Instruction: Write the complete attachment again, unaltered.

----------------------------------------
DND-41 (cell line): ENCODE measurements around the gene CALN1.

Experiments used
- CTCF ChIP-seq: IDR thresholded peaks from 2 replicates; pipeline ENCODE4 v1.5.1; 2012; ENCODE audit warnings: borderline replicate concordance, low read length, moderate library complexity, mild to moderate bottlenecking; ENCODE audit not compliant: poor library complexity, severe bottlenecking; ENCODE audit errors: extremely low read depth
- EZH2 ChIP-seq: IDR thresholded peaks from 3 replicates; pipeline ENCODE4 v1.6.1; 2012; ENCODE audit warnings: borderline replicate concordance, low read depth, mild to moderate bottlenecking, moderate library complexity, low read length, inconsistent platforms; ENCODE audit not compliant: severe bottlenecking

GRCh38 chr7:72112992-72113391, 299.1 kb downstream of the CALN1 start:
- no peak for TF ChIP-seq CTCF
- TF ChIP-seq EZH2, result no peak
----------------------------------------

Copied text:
DND-41 (cell line): ENCODE measurements around the gene CALN1.

Experiments used
- CTCF ChIP-seq: IDR thresholded peaks from 2 replicates; pipeline ENCODE4 v1.5.1; 2012; ENCODE audit warnings: borderline replicate concordance, low read length, moderate library complexity, mild to moderate bottlenecking; ENCODE audit not compliant: poor library complexity, severe bottlenecking; ENCODE audit errors: extremely low read depth
- EZH2 ChIP-seq: IDR thresholded peaks from 3 replicates; pipeline ENCODE4 v1.6.1; 2012; ENCODE audit warnings: borderline replicate concordance, low read depth, mild to moderate bottlenecking, moderate library complexity, low read length, inconsistent platforms; ENCODE audit not compliant: severe bottlenecking

GRCh38 chr7:72112992-72113391, 299.1 kb downstream of the CALN1 start:
- no peak for TF ChIP-seq CTCF
- TF ChIP-seq EZH2, result no peak